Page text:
- A snack bar and cafe can be found at the base of the Parking Garage next to the Gift Shop.
- The Hoover Dam Visitor Center and the Powerplant Tour are wheelchair/scooter accessible. The Dam Tour is NOT accessible.
- The busiest season at Hoover Dam is in the summer from Memorial Day until Labor Day. The slowest months for visitation are January and February. The least crowded time of day for tours is from opening until 10:30 am and 3:00 pm until closing. Traffic around the dam during holidays and weekends can be extremely heavy with long delays on the roadways to the site.
- Hoover Dam is located in a desert climate. It is extremely HOT in the summer. During summer months it is recommended that you wear light clothing and a hat, use sunscreen and sun glasses, and carry water bottles on the tour.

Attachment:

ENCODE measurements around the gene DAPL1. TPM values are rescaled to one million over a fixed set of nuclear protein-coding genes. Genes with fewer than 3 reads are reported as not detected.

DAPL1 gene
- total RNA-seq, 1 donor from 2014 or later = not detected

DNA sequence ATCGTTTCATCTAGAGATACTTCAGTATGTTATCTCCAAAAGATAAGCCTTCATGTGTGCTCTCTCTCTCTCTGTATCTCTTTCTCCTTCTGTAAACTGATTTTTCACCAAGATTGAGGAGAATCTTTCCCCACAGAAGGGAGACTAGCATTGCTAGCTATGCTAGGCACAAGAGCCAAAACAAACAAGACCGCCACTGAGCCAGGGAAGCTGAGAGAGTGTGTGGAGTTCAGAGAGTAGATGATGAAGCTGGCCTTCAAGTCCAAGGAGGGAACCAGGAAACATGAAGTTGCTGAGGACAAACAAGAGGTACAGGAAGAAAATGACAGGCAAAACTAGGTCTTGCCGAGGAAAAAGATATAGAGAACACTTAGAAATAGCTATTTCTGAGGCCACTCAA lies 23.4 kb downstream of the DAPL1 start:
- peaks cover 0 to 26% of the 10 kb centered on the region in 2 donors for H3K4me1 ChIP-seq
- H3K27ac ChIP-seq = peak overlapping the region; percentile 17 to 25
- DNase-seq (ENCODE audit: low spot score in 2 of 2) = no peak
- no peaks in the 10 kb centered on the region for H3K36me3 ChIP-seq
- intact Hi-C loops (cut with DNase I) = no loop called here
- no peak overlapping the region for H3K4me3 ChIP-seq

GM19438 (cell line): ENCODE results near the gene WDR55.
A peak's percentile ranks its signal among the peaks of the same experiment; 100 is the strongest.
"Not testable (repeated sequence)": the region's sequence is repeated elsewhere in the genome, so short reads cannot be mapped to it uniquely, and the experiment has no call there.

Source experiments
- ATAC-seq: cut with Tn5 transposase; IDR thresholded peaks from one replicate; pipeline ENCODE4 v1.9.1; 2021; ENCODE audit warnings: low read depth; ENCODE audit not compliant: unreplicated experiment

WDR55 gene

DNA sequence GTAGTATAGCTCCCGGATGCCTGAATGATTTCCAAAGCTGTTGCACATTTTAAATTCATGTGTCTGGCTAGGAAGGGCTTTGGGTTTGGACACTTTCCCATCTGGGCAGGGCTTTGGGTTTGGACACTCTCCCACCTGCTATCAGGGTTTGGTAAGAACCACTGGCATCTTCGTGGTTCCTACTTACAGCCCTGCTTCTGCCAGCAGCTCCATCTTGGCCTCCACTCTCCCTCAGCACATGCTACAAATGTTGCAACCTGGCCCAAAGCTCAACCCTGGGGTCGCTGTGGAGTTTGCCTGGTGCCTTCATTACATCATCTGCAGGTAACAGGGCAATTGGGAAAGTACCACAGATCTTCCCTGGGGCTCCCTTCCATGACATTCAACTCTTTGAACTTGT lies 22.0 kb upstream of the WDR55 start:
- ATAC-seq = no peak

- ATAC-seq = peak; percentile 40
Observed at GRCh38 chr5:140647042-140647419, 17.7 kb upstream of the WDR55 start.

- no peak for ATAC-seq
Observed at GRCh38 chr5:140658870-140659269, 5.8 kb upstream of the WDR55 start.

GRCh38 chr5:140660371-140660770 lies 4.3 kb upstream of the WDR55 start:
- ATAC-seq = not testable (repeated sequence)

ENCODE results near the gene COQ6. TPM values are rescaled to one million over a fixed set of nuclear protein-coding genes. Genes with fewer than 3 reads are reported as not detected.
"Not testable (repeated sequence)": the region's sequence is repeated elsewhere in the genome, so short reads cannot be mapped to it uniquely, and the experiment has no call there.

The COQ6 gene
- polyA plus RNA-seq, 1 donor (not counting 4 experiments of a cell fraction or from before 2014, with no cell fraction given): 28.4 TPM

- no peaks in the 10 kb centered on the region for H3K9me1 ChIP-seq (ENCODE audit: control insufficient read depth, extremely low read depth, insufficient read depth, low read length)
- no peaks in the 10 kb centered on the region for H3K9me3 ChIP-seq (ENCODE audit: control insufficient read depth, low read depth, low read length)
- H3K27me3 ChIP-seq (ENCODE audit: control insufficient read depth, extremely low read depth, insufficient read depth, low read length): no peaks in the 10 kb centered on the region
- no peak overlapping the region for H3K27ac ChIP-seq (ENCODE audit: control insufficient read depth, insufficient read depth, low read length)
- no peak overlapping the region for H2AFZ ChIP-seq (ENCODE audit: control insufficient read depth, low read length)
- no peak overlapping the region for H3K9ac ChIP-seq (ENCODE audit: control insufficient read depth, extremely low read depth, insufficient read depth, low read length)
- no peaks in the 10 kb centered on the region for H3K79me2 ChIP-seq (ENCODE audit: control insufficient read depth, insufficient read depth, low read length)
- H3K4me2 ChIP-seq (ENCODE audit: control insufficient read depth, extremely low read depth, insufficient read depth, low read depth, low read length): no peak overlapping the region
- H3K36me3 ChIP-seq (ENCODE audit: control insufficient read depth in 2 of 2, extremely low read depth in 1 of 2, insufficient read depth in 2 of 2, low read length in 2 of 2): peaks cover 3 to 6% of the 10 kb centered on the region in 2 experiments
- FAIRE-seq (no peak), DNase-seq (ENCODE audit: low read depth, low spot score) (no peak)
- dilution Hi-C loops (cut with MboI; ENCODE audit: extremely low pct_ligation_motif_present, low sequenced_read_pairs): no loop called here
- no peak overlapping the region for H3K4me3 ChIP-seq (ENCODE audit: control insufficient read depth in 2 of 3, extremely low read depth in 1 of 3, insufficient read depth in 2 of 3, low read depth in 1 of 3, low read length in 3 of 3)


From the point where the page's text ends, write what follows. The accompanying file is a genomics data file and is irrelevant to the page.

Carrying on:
- All visitors to the Visitor Center are required to enter the facility through a security checkpoint. Cameras, purses, small-size backpacks, and camera tripods are permitted. All carry-in possessions will be scanned.
- Pets are not allowed anywhere on site; service animals are permitted.
- Plan about two hours or more for your entire visit.